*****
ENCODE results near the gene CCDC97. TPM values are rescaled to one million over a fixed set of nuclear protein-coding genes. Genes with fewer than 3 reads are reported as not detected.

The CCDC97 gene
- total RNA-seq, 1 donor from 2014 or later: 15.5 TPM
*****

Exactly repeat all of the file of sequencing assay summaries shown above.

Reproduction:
ENCODE results near the gene CCDC97. TPM values are rescaled to one million over a fixed set of nuclear protein-coding genes. Genes with fewer than 3 reads are reported as not detected.

The CCDC97 gene
- total RNA-seq, 1 donor from 2014 or later: 15.5 TPM